Billy Keane: Men like Micko can help keep the rest of us going
Mick O'Dwyer had us dreaming of glory days. Players have their day, managers come and managers go, but Mick O'Dwyer went on forever.
The documentary on the great man this week brought us to where he is now. The old man by the sea won the love and respect of the new nation. Youngsters may have never even heard of the man who was involved in more All-Ireland finals than any other person in the history of the GAA.
The rest of us always loved him. Mick O'Dwyer's golden years lasted from the Fifties to beyond the Noughties. He was hopelessly in thrall to the ebb and flow, the talking and the laughing, the skills and the scores, the planning and the winning.
Micko was known in Kerry as Dwyer to avoid confusion with his near neighbour the great Mick O'Connell. He was always addressed as Micko and was Dwyer when spoken about.
The voice is as hoarse as the smoker of a couple of packs a day, but Dwyer was always a non-smoker and he was never a drinker. Football was his fix. At 82 he will never play football again, but he would if he could.
His wife Mary Carmel passed away a few years ago. She reminded me of my mother in so many ways. Like my mam, Mary Carmel facilitated greatness and kept her man grounded. But only occasionally.
Mary Carmel looked after the business and the family when Micko was on the road, and man was he mad for the road, and Kildare, his second home.
There is no more beautiful place than Waterville. He dearly loves that village nearly in the sea. You can hear the swoosh of the waves on Main Street and the great and grand skies of South Kerry are heaven's curtilage.
Small places can mind you, but they can close you in too. Dwyer drove a million miles and he always came back home to Waterville and his family.
But then he would be on the road again, always seeking to prove himself, even when there was nothing left to prove.
He jumped up for every ball and reacted to every call. But referees liked him. He never used bad language and he took his beating - publicly anyway.
Mad for the game he was, and dying to be still playing.
The talking did for his voice as much as the shouting. It didn't matter who you were, he gave those who spoke to him the most valuable gift of all, his undivided attention.
Dwyer was at his best in the front lounge of The Burlington. It was an audience with Dwyer: the most famous man in all of the GAA.
He would be there to meet us when we came home after a night on the town and would keep us up even later. That man cast a spell over the clock. An hour went by in a minute. I never saw him turn anyone away. For Dwyer, the small man and the big man were always the same size.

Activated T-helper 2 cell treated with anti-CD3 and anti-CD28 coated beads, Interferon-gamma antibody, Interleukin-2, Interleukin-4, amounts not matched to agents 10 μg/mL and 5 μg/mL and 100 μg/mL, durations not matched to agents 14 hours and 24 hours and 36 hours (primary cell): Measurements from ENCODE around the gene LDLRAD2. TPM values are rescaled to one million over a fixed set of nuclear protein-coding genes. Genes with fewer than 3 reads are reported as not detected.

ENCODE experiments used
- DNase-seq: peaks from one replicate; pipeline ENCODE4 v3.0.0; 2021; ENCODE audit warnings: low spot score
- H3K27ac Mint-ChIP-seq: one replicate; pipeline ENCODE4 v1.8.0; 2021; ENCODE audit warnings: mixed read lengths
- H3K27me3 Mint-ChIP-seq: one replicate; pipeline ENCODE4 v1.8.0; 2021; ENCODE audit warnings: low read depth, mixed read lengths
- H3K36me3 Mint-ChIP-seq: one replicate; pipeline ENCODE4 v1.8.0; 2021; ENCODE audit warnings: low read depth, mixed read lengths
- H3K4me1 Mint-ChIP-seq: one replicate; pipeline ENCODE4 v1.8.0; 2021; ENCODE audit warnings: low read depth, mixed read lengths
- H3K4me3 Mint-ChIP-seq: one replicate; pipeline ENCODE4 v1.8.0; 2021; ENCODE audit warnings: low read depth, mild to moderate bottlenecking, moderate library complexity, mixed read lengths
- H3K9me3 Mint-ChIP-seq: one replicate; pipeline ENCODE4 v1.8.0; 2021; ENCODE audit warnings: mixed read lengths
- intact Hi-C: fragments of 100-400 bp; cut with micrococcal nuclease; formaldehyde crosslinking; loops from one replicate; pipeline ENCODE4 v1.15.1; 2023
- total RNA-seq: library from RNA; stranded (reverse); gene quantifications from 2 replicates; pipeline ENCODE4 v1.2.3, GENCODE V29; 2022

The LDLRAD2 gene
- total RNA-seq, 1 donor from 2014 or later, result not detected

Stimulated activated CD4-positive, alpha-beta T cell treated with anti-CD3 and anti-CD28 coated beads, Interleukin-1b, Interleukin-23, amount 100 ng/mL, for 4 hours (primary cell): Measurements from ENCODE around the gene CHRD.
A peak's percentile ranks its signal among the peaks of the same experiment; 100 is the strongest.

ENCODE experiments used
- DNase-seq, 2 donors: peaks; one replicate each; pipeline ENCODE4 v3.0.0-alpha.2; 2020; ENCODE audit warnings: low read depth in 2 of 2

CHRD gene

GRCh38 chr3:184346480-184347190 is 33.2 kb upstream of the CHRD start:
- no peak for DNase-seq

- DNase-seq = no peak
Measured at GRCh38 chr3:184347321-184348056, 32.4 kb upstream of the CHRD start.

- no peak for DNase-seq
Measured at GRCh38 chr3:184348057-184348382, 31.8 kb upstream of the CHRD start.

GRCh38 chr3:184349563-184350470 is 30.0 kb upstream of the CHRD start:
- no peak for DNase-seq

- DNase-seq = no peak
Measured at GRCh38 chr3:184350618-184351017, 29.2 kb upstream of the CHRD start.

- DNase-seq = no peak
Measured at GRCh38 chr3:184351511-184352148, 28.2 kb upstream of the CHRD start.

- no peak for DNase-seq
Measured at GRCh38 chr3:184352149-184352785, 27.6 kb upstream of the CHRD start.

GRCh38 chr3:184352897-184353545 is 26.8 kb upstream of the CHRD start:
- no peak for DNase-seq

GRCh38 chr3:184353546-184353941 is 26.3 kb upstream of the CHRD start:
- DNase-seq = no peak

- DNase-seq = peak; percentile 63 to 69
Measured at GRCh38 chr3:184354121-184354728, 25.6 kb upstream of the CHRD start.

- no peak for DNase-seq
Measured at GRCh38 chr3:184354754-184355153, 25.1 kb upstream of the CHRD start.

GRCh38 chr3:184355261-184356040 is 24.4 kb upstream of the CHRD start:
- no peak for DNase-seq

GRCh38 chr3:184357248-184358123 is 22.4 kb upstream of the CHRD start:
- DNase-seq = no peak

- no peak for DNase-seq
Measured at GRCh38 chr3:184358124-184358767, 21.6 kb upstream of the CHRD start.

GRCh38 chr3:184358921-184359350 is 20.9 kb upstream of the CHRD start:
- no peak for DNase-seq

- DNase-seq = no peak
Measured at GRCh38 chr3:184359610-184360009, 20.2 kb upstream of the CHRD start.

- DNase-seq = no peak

And there, on the eve of big games, his old players came up to see him. He had them all laughing and they spoke of the glory days, of four in a row and nearly five, of trips to all over the world and of those among the band of brothers who had passed away.
He never left them, you know. One of his team was in all kinds of trouble. Dwyer was asked to help. He did so, but only if his contribution was kept secret. Mick O'Dwyer didn't want to embarrass his player.
The dad loved his own sons, and rightly so. They are good lads, well able to make their way in the world, fine footballers and they laugh. 'Briseann an dúchas' from their mam and their dad. But Micko had 30 more sons and these were his players.
There was a sadness at the end of the television programme and it made me sad too.
So I called Dwyer. He was at home. I asked a leading question. "Tell me Micko that you're in great form?" And he got a fit of laughing.
"You may say I am Billy. I have a great life. Yes I am in good form. I have a lot to be thankful for. I still follow the football, you know. There's life in the old dog yet."
And as his voice rose like an exclamation mark, so too did my heart. You see, men like Mick O'Dwyer keep the rest of us going.
"Are you spiritual?" I ask.
"All I can say is I'm the kind of a Catholic who only says his prayers when he's in trouble." More laughing. We talked a while longer and a while longer after that.
"And are you still mad for football Mick?"
"I am addicted to football. I go to the games and I follow the teams. I have a great life."
And he's upbeat and unbeatable again.
The manager speaks passionately of his most recent success, when his team won an U-14 title. I thought of the song 'The Bard of Armagh' and the words "merry-hearted boys make the best of old men".
I take the liberty of thanking him on behalf of all of you from every county he touched.
"Good luck to you Micko and thanks so much for giving us the best days of our sporting lives."
"They were great footballers, you know," he says about his Kerry team. "The best ever."
Micko misses the training sessions in Fitzgerald Stadium most of all.
And I sense he sees them there running out on to the field in the forever of a recollection he will never forget.
Ernest Hemingway's 'The Old Man and the Sea' is the story of a fisherman who was written off, but he caught the biggest marlin ever in his old age. There's a line in it that could have been about Micko: "Everything about him was old except his eyes and they were the same color as the sea and were cheerful and undefeated."
Maybe there's one last win in him. Maybe there is.
I wouldn't put it past that man Dwyer.